Belfast Telegraph

2013: A year of striking moments in Northern Ireland, but not for our politicians

BY ED CURRAN

He might still prove to be Northern Ireland's Man of the Year, but time is running out for Richard Haass to gain the accolade.

Regrettably, he fails to make my shortlist for 2013, in spite of his valiant efforts to date. Of course, if he manages somehow between now and tomorrow to achieve a breakthrough, he will leap to the top of this judge's score sheet — and rightly so.

Meantime, we are left to adjudicate on other significant names and striking moments of the past 12 months.

The prize for City of the Year must go to Londonderry.

A place which couldn't even agree on its name showcased itself in a different light to the outside world in 2013.

As the UK's City of Culture, it has eclipsed and set an example to Belfast, which is still struggling to find anything like the same degree of common cause.

That is not for the want of trying by Belfast's current Lord Mayor, Mairtin O Muilleoir, who has made his mark in 2013 in the most positive manner.

His energy and enthusiasm for his native city; his ability to engage with people from very different cultural, religious and political backgrounds; his high-profile presence in the weeks leading up to Christmas in the face of the dissident terrorist threat and the ongoing flag protests — Mr O Muilleoir is my choice for Local Community Leader of the Year.

Stormont has soldiered through another year of devolution, relations strained from time-to-time, but major crises avoided.

At best, Peter Robinson and Martin McGuinness agree to disagree. They appear to keep a store of sticking plasters in the Office of the First and deputy First Minister, to be applied to old and new wounds alike.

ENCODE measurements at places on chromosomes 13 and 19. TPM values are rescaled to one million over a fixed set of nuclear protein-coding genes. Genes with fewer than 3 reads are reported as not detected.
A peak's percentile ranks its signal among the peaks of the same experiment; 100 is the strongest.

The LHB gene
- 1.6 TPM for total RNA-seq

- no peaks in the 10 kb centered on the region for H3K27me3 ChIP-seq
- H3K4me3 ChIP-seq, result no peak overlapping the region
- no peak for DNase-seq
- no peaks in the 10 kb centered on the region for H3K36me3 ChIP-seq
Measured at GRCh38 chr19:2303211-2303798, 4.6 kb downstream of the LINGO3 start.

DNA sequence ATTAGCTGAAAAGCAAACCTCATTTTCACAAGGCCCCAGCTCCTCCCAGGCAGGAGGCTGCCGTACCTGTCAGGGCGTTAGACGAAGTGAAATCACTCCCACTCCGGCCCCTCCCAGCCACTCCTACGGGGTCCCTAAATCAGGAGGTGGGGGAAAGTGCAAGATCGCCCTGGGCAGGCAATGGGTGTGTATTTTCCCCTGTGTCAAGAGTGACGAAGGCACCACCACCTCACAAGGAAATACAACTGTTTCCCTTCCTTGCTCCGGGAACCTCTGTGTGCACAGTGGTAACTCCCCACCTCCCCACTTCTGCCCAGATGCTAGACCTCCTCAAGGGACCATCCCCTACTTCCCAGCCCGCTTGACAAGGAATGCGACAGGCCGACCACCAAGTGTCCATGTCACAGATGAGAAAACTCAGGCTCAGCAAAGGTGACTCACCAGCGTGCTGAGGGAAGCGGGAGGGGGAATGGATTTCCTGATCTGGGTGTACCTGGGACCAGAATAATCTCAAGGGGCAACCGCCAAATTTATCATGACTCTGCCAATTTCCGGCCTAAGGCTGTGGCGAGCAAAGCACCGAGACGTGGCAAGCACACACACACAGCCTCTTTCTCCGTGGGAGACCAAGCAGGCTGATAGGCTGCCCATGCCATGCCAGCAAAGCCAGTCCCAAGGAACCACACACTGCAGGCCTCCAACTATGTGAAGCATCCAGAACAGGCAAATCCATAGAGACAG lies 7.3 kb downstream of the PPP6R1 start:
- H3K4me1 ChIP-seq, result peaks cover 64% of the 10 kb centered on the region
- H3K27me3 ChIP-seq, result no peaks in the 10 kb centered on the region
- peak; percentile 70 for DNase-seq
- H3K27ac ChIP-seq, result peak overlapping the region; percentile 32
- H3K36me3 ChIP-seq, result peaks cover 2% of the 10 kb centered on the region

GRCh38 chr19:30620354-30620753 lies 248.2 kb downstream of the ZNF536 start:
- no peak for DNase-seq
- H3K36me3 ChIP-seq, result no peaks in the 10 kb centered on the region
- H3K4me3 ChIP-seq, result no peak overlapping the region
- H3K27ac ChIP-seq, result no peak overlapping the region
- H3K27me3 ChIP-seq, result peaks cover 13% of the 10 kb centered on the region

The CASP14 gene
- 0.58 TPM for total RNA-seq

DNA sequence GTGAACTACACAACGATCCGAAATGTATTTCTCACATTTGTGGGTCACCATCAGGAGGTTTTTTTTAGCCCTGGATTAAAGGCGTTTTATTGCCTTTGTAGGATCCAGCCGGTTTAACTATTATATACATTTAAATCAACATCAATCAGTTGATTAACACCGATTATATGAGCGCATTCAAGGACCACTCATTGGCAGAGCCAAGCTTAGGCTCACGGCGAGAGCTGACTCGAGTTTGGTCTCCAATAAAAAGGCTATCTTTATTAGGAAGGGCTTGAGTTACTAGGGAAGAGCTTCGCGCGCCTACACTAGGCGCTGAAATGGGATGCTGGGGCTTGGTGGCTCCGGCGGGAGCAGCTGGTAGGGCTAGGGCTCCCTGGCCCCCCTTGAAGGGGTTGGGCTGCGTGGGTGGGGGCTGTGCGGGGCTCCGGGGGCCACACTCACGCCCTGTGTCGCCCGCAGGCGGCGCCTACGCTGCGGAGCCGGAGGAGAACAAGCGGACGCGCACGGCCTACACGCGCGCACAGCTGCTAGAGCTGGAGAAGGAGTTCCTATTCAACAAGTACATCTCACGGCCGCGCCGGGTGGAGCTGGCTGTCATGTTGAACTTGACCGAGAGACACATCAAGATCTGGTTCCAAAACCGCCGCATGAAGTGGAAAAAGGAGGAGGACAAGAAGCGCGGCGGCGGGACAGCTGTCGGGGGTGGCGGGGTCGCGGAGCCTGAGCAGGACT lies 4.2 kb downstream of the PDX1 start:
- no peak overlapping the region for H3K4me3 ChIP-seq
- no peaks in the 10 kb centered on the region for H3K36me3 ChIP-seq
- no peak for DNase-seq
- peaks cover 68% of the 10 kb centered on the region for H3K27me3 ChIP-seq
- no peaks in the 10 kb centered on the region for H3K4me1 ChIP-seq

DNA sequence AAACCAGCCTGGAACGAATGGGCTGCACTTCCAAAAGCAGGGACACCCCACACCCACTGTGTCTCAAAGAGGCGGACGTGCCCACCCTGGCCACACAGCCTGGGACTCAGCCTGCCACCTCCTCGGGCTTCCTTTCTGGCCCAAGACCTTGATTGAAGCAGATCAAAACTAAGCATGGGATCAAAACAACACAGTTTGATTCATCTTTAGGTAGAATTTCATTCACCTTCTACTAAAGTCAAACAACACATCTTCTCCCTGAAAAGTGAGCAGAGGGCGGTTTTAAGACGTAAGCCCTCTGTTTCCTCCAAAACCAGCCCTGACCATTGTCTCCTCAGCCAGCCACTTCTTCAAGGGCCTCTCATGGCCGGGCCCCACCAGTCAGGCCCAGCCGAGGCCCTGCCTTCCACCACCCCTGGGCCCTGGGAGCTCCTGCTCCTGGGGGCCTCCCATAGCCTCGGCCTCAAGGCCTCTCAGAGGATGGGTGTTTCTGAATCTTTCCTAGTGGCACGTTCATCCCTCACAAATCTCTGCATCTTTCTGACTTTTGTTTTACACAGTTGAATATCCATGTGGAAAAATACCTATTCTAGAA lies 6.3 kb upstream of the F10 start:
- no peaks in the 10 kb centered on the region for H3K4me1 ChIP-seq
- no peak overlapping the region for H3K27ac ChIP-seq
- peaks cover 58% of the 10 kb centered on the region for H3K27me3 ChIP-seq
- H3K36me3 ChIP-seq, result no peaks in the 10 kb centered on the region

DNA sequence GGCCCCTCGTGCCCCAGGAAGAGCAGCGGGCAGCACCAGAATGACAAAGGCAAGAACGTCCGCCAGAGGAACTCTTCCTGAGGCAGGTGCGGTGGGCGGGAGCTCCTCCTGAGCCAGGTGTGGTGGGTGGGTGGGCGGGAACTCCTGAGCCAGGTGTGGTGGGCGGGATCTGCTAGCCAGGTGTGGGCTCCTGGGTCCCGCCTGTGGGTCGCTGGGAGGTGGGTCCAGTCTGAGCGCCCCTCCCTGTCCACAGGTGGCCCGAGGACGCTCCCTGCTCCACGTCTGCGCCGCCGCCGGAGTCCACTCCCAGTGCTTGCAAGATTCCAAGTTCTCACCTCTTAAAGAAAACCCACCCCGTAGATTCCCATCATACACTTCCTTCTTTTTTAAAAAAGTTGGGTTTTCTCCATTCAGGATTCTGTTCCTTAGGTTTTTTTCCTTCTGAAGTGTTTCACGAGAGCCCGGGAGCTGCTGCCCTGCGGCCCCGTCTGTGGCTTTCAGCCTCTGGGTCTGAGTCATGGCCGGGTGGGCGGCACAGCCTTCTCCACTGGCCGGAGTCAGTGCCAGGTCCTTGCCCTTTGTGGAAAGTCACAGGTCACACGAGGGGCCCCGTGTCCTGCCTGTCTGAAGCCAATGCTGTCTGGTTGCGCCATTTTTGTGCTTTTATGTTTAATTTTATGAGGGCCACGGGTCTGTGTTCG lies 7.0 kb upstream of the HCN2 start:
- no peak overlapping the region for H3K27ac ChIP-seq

They have also off-loaded the most divisive issues onto the lap of Richard Haass, while themselves morphing into travelling salesmen for Northern Ireland; appearing in the most profitable, far-flung corners of this Earth.

No, not quite an award-winning performance in 2013.

Meanwhile, among the folks on the hill, there is only one Jim Allister. The TUV leader wins the Nuisance of the Year category for the umpteenth year running in my book. Long may he continue to stir the Stormont pot.

Sammy Wilson is my Stormont Man of the Year — not because he has stood down as Finance Minister, but for how he conducted himself when he had the job.

Mr Wilson brought much more than a sense of humour to the Executive. As Finance Minister in the recession, he managed to duck and weave with a mischievous smile on his face, holding the ring between capitalist Cameronites in London and socialist Shinners at Stormont.

Speaking of David Cameron, he, too, must get into the frame for an award after spending £80m on extolling the virtues of Fermanagh to the world's leaders last June at the G8 summit.

I was reminded of his undoubted enthusiasm for Northern Ireland at a recent reception in Downing Street. “Come with me. I have something special to show you,” he announced.

Next minute, he was bouncing across the Downing Street landing with a group of Belfast journalists in tow. “What do think of that?” he proudly proclaimed, pointing to the actual summit round-table transported from Lough Erne, complete with a centrepiece of Fermanagh bog oak. For that alone, Mr Cameron can consider himself one of us.

The International Person of the Year could only be Nelson Mandela. No single event on Earth in 2013 came near to matching the impact that Mandela's death and funeral had across the world.

In Northern Ireland, the year will be remembered for the death of Seamus Heaney and the legacy of his literary riches.

The Ulsterman by his words about a divided province, the South African by his leadership of a divided nation, will continue to stamp their own distinctive, indelible marks on millions of minds for generations to come.

The message from the very different lives and experiences of Mandela and Heaney remains elusive in Northern Ireland. The search for really lasting reconciliation continues as the old year ends and a new one nears.

Richard Haass is back in town, running out of time to achieve the kind of breakthrough which would ensure 2013 is not another forgotten date in the political calendar.

The bewitching hour of New Year's Eve beckons for him and all of us. We can only hope the coach is not going to turn into a pumpkin yet again.

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